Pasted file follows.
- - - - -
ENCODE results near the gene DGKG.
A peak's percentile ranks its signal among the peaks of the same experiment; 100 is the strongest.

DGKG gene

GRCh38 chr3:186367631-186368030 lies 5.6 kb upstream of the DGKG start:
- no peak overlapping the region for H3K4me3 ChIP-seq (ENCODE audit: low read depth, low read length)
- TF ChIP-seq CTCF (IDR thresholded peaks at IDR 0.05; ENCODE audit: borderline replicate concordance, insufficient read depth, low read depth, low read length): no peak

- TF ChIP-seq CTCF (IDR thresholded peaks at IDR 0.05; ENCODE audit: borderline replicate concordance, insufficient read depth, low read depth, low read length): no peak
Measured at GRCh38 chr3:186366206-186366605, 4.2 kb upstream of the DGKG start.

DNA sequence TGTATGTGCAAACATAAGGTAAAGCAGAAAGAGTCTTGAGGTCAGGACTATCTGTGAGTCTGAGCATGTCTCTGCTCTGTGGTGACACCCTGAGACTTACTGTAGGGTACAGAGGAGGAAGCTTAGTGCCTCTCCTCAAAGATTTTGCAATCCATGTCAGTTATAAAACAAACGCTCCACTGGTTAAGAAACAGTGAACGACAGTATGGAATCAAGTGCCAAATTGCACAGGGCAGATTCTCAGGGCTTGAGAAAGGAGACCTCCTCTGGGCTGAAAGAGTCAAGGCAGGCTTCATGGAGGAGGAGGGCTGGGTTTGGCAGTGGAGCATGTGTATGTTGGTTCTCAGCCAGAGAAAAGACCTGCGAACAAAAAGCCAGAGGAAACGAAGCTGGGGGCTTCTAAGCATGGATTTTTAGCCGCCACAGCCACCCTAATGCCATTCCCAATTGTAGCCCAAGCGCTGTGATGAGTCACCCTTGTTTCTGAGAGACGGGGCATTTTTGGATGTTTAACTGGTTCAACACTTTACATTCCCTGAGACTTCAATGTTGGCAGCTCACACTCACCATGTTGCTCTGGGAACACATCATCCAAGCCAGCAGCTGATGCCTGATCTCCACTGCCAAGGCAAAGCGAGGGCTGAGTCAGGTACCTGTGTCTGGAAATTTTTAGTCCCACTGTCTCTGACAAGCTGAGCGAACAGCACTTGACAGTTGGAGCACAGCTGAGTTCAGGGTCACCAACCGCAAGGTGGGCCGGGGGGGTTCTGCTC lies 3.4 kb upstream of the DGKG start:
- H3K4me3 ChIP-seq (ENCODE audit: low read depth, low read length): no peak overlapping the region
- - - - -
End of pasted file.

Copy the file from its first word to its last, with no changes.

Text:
ENCODE results near the gene DGKG.
A peak's percentile ranks its signal among the peaks of the same experiment; 100 is the strongest.

DGKG gene

GRCh38 chr3:186367631-186368030 lies 5.6 kb upstream of the DGKG start:
- no peak overlapping the region for H3K4me3 ChIP-seq (ENCODE audit: low read depth, low read length)
- TF ChIP-seq CTCF (IDR thresholded peaks at IDR 0.05; ENCODE audit: borderline replicate concordance, insufficient read depth, low read depth, low read length): no peak

- TF ChIP-seq CTCF (IDR thresholded peaks at IDR 0.05; ENCODE audit: borderline replicate concordance, insufficient read depth, low read depth, low read length): no peak
Measured at GRCh38 chr3:186366206-186366605, 4.2 kb upstream of the DGKG start.

DNA sequence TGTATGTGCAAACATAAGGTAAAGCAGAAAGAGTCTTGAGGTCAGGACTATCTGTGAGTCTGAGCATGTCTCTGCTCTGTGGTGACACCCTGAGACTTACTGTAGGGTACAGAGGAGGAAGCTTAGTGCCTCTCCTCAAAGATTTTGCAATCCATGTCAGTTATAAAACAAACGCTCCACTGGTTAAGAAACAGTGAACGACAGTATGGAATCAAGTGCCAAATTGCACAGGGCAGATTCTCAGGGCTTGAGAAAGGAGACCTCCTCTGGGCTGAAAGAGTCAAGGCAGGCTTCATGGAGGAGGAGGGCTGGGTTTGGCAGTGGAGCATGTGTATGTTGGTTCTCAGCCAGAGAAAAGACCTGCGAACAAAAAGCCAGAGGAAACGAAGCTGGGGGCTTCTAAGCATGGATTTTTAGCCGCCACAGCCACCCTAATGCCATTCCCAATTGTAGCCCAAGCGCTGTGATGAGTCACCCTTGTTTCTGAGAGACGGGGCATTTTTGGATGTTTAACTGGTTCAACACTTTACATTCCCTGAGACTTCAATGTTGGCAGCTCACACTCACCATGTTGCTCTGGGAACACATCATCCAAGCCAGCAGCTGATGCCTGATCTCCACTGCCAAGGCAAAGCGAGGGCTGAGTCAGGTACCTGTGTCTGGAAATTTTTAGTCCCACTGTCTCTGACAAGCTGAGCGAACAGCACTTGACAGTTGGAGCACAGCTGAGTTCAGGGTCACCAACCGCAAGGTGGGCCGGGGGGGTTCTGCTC lies 3.4 kb upstream of the DGKG start:
- H3K4me3 ChIP-seq (ENCODE audit: low read depth, low read length): no peak overlapping the region